There’s an often overlooked irony in the story of Rabbi Amnon of Mainz, whose poignant tefillah “U’nesaneh Tokef, describing the Ultimate Judge’s opening the book of our deeds and deciding our fates, is solemnly recited on Rosh Hashana and Yom Kippur.
It is a chilling passage to recite – and the haunting melody to which it is traditionally sung only adds to its poignancy. And its final words, “But repentance, prayer and charity remove the evil of the decree,” chanted loudly by the entire tzibbur, are a fount of inspiration and hope for the new year.
The story behind the composition is from the 13th century halachic work Ohr Zarua, written by Rabbi Yitzchok ben Moshe of Vienna.
Rabbi Amnon was pressured by the Archbishop of Mainz to convert to Christianity and refused, finally, as a stalling tactic, asking for three days’ time to consider the offer.
When Rabbi Amnon didn’t visit the clergyman at the end of the three days, he was forcibly taken to him and, adamant in his refusal, was tortured on the Archbishop’s orders. Rabbi Amnon’s fingers and toes were amputated one by one, and he was returned to his home with his twenty amputated limbs.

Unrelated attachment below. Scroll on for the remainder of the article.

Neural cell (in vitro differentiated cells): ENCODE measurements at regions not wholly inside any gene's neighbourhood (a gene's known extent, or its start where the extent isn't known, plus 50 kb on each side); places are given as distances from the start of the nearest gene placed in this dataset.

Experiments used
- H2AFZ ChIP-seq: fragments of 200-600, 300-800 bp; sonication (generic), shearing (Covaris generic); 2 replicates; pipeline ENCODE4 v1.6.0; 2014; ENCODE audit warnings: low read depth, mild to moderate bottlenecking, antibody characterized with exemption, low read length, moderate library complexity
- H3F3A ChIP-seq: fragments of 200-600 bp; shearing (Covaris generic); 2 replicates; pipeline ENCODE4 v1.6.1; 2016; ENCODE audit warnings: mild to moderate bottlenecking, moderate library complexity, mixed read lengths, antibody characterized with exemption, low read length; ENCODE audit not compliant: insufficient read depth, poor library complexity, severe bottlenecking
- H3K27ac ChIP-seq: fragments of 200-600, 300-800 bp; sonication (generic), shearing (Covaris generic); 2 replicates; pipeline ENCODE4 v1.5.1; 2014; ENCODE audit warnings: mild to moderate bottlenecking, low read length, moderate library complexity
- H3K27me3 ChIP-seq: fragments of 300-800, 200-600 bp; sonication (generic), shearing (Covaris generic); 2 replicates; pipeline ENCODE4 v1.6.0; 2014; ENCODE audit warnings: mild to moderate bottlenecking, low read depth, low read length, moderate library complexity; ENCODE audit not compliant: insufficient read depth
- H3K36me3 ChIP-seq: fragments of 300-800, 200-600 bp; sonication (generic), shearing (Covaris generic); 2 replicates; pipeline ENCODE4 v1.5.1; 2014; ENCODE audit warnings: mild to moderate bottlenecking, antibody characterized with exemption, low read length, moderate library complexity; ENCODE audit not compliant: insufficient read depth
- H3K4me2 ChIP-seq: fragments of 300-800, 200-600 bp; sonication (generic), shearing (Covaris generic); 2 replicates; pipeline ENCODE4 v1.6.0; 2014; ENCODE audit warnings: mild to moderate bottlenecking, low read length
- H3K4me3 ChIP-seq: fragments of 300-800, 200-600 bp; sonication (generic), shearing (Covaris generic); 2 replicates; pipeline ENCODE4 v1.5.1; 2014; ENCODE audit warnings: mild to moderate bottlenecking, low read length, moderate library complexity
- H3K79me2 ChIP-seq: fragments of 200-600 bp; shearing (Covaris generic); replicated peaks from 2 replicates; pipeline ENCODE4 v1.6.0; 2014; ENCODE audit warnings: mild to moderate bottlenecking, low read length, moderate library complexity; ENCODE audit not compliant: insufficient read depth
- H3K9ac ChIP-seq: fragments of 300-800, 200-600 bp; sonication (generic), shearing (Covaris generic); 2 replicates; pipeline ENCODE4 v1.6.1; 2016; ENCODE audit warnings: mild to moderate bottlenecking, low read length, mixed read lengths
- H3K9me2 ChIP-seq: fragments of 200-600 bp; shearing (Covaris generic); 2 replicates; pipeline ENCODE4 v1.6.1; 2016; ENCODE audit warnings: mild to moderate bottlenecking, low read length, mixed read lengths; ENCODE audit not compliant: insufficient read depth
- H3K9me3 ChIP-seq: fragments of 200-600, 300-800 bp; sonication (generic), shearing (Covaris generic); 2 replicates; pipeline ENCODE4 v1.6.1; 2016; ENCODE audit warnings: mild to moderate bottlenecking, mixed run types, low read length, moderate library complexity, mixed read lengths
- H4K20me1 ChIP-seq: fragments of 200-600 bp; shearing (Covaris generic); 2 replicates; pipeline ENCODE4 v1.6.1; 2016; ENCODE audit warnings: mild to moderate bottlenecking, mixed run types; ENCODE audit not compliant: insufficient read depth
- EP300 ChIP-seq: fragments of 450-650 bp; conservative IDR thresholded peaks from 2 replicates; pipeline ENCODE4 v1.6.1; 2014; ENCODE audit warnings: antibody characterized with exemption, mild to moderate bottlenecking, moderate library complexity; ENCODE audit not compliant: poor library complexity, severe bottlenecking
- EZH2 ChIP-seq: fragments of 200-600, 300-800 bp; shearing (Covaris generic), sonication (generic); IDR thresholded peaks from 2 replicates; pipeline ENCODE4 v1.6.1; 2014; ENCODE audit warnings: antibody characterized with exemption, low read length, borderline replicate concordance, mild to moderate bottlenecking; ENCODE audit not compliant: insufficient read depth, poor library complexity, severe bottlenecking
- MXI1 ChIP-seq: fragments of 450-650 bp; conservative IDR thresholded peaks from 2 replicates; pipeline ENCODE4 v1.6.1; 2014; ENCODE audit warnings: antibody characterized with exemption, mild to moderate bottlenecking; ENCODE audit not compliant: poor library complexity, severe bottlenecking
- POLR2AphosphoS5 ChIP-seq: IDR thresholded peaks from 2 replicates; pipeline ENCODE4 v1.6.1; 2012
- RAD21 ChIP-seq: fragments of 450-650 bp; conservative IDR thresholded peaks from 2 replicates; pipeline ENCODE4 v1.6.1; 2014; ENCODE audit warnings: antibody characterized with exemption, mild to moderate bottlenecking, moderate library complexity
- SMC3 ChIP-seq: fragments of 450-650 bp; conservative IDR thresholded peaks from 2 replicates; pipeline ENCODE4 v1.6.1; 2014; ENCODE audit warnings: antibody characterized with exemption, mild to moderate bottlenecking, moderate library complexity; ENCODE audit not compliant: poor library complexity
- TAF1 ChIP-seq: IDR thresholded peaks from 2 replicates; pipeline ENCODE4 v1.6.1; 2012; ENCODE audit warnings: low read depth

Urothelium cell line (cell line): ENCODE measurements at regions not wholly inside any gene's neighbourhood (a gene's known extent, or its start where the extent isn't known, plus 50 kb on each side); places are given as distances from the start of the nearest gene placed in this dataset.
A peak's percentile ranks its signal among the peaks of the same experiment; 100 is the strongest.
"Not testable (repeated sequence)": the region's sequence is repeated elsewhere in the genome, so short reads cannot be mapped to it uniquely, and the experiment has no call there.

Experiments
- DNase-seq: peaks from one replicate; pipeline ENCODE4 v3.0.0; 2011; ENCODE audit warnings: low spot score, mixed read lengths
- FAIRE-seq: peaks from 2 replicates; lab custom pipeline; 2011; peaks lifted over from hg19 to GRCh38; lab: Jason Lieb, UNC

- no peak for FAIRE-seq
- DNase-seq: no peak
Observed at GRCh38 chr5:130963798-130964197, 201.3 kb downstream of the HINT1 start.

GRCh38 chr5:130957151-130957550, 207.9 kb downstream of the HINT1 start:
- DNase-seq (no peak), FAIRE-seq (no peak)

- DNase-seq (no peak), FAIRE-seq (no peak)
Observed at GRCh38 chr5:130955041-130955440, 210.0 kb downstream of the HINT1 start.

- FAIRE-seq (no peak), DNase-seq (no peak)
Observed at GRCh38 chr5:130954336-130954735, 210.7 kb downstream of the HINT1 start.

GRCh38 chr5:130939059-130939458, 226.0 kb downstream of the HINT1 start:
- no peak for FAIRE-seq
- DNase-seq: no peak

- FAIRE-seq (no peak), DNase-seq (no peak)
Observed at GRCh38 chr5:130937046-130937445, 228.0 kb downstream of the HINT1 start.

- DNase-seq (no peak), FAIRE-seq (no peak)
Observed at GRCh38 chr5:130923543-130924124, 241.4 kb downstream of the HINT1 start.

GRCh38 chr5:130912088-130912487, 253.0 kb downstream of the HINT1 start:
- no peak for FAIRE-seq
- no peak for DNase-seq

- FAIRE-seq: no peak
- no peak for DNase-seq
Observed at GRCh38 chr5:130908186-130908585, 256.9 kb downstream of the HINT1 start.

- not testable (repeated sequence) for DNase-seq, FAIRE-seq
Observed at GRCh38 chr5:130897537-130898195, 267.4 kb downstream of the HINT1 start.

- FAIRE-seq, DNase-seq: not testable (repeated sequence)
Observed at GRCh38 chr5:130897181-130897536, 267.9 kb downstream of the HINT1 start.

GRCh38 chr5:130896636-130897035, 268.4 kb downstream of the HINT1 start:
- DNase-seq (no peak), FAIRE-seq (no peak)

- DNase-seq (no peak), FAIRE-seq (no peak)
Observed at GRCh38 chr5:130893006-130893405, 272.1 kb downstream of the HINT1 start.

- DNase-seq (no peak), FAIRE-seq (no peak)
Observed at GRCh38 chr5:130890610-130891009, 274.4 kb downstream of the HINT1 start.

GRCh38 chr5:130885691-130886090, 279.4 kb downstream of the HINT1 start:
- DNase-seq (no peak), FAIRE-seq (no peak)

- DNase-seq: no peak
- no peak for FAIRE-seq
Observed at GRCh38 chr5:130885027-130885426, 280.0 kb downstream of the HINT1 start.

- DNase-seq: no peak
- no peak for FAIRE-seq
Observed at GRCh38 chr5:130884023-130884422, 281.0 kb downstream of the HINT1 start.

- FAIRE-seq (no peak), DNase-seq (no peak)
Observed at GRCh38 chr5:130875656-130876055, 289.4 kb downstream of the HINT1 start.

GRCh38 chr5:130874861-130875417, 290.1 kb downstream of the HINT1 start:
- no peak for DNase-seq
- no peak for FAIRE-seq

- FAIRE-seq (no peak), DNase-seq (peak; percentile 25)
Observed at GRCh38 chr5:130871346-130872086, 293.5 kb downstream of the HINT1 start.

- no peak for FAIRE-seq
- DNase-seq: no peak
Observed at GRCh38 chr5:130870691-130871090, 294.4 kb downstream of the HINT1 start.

On Rosh Hashanah, Rabbi Amnon asked to be carried, along with his body parts, into shul, and before Kedushah, intoned U’nsaneh Tokef, dying shortly thereafter. Several days later, one Kalonymus ben Meshulam, according to the account, had a dream in which Rabbi Amnon taught him the words of the prayer.
According to the account, when Rabbi Amnon was brought before the archbishop, the rabbi told the clergyman that he wanted to be punished – not for refusing the conversion offer but rather for having given the impression that he had even considered such a thing. “Cut out my tongue,” he told the archbishop. The clergyman, however, seeing Rabbi Amnon’s refusal to convert as his sin, chose his own punishment for the rabbi, the one meted out.
And so the priest, while he tortured the Jew grievously, left his victim’s tongue in place.
And therein lies the irony. That tongue was what yielded us U’nsaneh Tokef.
© 2023 Rabbi Avi Shafran